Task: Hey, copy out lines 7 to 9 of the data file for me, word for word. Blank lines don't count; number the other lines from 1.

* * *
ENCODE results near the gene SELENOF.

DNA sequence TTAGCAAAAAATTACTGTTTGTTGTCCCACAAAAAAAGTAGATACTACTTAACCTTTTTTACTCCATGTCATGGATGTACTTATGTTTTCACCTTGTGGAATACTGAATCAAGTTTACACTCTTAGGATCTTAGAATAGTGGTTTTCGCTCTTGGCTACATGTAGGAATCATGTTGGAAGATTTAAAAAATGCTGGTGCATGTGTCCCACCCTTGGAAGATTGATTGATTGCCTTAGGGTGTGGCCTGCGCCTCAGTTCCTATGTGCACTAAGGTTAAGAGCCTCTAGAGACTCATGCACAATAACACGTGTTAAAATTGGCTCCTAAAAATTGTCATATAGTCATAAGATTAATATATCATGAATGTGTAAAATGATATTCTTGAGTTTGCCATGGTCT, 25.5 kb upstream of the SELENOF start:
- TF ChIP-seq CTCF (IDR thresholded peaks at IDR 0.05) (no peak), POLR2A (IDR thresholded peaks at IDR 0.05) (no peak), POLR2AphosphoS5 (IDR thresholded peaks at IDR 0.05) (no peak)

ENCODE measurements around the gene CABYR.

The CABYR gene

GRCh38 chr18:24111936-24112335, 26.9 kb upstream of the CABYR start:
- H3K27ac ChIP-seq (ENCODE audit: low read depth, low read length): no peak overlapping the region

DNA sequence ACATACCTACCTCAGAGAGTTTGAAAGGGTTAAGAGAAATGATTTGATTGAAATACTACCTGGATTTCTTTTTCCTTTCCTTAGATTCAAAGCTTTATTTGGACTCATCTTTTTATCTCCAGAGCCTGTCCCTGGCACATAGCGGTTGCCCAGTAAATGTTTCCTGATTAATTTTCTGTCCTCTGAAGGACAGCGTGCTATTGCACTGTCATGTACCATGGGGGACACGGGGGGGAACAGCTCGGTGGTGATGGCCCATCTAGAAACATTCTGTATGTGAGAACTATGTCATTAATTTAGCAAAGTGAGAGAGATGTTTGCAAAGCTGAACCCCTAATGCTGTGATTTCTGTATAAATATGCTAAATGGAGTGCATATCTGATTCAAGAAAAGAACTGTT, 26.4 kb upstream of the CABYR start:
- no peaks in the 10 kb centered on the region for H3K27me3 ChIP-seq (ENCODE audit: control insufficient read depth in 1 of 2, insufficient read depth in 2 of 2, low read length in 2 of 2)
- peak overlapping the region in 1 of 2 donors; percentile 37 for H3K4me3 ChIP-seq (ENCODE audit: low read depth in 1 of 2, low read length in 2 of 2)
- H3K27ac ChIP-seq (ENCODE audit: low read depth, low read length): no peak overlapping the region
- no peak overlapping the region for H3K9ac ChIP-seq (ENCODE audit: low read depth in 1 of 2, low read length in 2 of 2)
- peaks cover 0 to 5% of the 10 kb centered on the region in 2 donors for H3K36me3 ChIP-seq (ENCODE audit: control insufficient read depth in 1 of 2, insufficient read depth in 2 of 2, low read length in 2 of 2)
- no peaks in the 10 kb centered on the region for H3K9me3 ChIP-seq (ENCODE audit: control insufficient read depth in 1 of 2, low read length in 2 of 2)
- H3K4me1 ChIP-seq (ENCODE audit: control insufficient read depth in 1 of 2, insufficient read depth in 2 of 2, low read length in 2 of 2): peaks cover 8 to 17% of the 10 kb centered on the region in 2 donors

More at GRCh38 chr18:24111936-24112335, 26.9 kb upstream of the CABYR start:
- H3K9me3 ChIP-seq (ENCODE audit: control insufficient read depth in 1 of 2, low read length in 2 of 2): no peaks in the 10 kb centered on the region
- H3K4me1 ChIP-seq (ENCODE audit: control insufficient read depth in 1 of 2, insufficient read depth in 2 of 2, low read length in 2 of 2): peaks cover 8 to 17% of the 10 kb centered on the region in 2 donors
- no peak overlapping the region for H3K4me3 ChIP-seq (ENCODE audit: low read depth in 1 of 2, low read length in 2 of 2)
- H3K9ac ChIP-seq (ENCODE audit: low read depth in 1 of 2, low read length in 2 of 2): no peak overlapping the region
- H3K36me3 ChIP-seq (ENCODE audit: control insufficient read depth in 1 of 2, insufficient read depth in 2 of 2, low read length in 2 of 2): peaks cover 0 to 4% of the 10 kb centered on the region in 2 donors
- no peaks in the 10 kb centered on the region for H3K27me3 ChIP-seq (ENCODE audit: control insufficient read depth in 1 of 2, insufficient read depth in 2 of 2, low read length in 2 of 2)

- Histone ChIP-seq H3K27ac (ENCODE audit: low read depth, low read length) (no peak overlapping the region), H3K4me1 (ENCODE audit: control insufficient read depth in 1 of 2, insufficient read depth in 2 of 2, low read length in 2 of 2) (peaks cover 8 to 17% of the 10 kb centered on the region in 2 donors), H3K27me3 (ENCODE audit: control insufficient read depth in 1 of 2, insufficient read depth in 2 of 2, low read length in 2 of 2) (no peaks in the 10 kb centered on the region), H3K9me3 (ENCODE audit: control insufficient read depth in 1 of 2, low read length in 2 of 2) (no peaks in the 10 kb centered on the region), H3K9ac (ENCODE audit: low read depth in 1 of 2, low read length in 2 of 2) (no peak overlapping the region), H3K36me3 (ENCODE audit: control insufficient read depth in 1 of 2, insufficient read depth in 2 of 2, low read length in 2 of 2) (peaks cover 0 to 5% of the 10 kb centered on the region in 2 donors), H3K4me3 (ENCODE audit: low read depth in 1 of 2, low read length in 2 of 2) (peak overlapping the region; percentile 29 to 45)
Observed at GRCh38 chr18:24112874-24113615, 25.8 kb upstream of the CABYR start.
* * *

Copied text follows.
- H3K27ac ChIP-seq (ENCODE audit: low read depth, low read length): no peak overlapping the region

DNA sequence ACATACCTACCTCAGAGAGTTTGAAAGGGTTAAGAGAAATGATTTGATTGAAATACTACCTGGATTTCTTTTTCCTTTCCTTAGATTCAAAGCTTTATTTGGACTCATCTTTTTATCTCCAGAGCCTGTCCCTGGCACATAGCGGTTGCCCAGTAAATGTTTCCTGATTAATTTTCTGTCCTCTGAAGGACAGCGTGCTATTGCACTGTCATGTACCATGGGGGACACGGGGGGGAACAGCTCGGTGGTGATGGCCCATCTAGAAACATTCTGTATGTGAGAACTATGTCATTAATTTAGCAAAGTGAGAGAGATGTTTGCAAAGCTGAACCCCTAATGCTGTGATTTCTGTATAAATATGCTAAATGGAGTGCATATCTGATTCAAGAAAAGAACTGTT, 26.4 kb upstream of the CABYR start:
- no peaks in the 10 kb centered on the region for H3K27me3 ChIP-seq (ENCODE audit: control insufficient read depth in 1 of 2, insufficient read depth in 2 of 2, low read length in 2 of 2)